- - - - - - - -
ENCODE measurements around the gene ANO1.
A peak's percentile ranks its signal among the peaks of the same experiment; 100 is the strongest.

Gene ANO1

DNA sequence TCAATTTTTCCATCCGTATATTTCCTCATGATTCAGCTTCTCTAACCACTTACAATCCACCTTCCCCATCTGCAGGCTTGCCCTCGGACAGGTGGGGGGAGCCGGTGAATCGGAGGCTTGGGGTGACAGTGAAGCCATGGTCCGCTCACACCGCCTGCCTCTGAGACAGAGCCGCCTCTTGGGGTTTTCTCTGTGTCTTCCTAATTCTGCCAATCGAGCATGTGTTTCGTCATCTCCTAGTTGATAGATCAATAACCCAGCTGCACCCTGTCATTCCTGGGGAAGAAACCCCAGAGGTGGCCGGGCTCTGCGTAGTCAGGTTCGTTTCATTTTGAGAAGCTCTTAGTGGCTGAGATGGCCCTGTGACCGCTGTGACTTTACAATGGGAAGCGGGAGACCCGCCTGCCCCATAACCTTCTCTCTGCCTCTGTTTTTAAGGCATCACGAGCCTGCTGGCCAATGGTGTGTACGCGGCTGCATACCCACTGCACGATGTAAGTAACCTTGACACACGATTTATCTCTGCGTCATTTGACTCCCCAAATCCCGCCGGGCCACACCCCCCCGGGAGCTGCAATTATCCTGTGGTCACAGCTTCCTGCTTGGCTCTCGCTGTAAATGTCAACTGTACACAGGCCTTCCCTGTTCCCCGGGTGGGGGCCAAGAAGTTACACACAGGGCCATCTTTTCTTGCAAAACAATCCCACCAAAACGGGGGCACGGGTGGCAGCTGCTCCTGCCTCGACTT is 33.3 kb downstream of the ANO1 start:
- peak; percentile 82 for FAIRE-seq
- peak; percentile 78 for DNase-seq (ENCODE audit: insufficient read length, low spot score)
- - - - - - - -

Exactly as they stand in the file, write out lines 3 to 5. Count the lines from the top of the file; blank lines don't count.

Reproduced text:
Gene ANO1

DNA sequence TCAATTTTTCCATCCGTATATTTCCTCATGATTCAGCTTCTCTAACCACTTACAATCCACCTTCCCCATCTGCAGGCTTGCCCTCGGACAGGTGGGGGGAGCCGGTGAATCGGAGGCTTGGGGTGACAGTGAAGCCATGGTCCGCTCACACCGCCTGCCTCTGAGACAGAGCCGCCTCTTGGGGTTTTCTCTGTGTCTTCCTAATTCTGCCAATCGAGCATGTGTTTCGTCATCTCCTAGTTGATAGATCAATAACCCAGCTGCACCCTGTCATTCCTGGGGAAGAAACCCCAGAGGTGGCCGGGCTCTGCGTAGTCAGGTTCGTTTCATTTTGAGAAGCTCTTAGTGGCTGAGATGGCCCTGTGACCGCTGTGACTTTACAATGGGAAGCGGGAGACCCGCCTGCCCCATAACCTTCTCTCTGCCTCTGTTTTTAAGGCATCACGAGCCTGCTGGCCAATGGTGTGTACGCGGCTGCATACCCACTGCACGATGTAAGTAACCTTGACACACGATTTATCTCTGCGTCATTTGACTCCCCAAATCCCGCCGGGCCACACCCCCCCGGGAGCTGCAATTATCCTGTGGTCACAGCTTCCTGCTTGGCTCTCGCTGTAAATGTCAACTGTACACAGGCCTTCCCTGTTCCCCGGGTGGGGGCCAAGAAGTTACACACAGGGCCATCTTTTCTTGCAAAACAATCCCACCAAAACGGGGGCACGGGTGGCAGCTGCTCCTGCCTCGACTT is 33.3 kb downstream of the ANO1 start:
- peak; percentile 82 for FAIRE-seq